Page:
Vieques, PR - September 2017 - Chapter 4 - Hurricane Maria Hits

Ryan, Corina, and myself have completed our preparations for hurricane Maria; we've put away or secured everything we could.  We have plenty of food and water, and the house is solid. We know personal safety is paramount, and know our roles and the rules of engagement.We're as prepared as we can get.

Hurricane Maria is taking dead aim at Puerto Rico and we're in the direct path; the storm has arrived.

Satellite track of hurricane Maria

With the most severe winds and rain from Maria passing us about 0400, we could see, hear, and feel the weather calming.  The sky lightened enough for me to see inside the house.

After checking for any apparent damage I turned my attention to cleaning water that had blown through the windows into the kitchen.  Ryan soon joined me in the kitchen while Corina started mopping water from the master bathroom.  In total, we took about 34 gallons of water from these two areas; we filled a two gallon mop bucket 17 times.

This is the same type window that is in the kitchen
Master bathroom
It took about two hours to clean the water, then we went outside to take a good look around.

Outside the entrance - before
The outside patio - before
The steps down to the patio
The outside patio - after
The trees between the road and outside patio - after
The yard looking up to the house - before
The yard looking down from the house - before
The yard looking down from the house - after
The neighbors destroyed wooden house (as mentioned in video)
The breezeway between the driveway/parking area and house - after (note the cistern  and satellite dish)
The parking area is just to the right
The parking area
More of the parking area
A close call, no damage to the car
A neighbor clearing the road, making it passable

After looking around the house and not finding any major damage, we decided to walk to the house Ryan and Corina were sitting. As we walked along the ridge-line is soon became obvious that we would not have been able to drive.

The bottom of the hill head up to the ridge-line
The ridge-line starts here
Tree debris
One of the four concrete power poles that fell across the road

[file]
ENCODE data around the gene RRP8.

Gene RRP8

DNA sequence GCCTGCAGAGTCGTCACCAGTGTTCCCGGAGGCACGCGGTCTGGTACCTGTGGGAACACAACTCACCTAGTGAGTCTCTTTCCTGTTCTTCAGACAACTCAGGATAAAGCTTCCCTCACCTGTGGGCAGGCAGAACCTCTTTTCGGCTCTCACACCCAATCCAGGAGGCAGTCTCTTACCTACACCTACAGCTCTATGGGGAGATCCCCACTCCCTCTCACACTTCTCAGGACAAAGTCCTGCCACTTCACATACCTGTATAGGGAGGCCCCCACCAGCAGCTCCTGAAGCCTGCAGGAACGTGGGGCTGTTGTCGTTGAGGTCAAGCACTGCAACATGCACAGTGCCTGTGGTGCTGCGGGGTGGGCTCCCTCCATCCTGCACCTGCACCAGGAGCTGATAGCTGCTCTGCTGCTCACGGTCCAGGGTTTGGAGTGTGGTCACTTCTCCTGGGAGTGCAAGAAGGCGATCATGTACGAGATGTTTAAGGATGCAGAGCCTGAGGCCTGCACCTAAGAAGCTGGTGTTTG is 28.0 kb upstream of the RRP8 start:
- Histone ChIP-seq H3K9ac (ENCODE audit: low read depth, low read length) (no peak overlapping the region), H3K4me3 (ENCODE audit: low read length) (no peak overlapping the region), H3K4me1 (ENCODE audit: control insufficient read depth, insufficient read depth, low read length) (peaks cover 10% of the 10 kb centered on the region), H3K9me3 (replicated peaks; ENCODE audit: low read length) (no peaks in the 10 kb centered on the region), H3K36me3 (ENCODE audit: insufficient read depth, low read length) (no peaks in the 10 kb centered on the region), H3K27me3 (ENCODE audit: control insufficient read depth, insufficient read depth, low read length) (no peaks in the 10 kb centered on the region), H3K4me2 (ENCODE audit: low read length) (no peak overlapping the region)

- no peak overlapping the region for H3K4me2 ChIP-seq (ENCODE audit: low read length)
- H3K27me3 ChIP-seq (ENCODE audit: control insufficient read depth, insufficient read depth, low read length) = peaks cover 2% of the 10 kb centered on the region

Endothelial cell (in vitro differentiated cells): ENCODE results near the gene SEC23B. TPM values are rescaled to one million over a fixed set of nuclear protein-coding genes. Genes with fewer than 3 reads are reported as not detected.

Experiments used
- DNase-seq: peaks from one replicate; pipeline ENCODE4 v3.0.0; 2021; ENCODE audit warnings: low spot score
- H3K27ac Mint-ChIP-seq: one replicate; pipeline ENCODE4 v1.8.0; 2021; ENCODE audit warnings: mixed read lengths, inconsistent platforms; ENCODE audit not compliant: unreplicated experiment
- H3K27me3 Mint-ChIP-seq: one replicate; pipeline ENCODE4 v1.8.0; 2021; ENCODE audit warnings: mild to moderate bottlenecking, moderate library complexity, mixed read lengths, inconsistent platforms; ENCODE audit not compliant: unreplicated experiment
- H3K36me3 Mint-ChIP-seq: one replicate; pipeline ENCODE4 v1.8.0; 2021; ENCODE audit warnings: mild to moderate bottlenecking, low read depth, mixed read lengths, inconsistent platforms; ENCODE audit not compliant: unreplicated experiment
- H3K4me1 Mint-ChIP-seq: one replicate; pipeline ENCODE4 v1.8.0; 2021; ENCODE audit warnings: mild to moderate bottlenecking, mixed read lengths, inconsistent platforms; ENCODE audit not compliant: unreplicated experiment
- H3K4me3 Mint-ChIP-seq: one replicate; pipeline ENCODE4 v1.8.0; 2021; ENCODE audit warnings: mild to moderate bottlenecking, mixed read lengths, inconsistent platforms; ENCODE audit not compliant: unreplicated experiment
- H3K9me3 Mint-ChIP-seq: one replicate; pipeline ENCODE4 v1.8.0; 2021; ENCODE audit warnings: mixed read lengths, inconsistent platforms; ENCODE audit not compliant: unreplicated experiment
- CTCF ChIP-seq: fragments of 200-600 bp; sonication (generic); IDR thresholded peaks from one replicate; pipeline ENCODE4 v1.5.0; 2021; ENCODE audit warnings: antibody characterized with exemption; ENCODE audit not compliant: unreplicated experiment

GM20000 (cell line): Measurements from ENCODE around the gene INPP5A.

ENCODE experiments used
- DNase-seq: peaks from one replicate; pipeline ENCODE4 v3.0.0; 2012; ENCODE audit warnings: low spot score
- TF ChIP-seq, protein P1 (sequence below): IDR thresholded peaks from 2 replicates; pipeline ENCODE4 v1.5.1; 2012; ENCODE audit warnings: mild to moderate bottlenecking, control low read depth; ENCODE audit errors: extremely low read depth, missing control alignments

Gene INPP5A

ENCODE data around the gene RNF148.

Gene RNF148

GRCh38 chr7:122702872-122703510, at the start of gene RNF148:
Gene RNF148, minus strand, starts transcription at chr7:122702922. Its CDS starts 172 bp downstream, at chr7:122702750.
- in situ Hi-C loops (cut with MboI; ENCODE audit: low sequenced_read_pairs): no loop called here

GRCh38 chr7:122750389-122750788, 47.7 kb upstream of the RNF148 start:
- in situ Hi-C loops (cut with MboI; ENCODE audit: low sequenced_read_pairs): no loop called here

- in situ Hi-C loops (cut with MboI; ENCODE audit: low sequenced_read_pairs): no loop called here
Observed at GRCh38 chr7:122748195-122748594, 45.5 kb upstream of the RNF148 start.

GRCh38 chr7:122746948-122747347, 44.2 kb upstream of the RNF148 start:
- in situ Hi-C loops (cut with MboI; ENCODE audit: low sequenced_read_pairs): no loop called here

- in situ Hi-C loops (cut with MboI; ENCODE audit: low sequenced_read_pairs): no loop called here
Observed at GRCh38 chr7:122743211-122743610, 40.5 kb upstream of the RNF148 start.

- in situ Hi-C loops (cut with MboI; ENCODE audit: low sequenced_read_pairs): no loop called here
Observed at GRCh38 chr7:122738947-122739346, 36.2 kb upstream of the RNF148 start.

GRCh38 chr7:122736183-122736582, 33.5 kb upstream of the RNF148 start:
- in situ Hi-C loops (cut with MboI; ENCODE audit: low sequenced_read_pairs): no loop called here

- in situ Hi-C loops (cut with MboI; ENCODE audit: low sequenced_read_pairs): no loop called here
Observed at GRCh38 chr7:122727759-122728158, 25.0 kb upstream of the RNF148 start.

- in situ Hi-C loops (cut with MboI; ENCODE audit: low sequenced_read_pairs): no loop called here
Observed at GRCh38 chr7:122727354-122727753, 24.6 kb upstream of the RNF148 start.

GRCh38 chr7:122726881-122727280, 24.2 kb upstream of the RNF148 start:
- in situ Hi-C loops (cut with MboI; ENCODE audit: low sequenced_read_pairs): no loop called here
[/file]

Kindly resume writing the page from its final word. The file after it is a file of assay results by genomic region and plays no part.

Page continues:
What's left of a frame house on top of the ridge-line
My friends house that lost the entire second level (as mentioned in the video)
The house Ryan & Corina were sitting
The driveway

At the end of the driveway, there used to be a carport

This house is located across the street from my friends house above.  To be totally honest, we fully expected to find this house destroyed, or at least the roof missing.  Not only did the house remain standing, but the chicken coup in back only sustain minimal damage.

After walking back to the house I was sitting, we got in the car and headed to check out the damage at the Esperanza Inn.

A short video leaving the house and going part of the way off the hill            

 This video compares (2016 and 2017) part of highway 997 to Esperanza the day Maria past

The Esperanza Inn sustained some damage, but considering its proximity to the ocean, I would consider the damage minimal.

This door was blown open
And the room had a couple inches of water inside
A look at the pool from the top
The fence surrounding the property was almost all blown over
Another shot of the fence
The driveway from above
From the Inn we walked to the malecon (boardwalk) to check out the damage and ocean.

Waves remained high after Maria passed
Damage to the malecon was by winds and waves
The waves undermined the boardwalk, leaving several holes
The majority of the street was cleaned early in the day
Side streets, not so clean
Random shots


That should do it for this post, but before we go, let me give you the latest information I've received on the recovery of Puerto Rico, in particular Vieques.

-  Electricity remains out and will be out until sometime in early 2018.  The power grid is severely damaged and outdated.  There are a lot of personal generators, but commercial power is non-existent.
- Running water remains an on and off again situation; mainly due to faulty/aged equipment.
- Food, both free and for purchase is slow to arrive.
- Gas, while it is available the time spent in line and the amount permitted to purchase varies.
- Most importantly, at least in my mind, the people of Vieques remain friendly, adaptable, and willing to help their friends and neighbors.

If you have any particular questions regarding the life before, during, or after the storm, post a comment on the blog.

Until next time, travel safe


Vieques, PR - September 2017 - Chapter 3 - Hurricane Maria Approaches

Crazy; that's the best way to explain this house sitting assignment in Vieques Puerto Rico. This is the fourth consecutive year I've been here, so I've seen and experienced a lot on the island, but this trip, by far was the most exciting.

First, we dealt with hurricane Irma (posted earlier) then hurricane Maria. This posting and one that will be published next Tuesday will cover my experiences with Maria.

Hurricane Irma track
Hurricane Maria track

As many of you know, while traveling, I like to ‘live like the locals’ and on this house sitting assignment, I truly did that. What an adventure.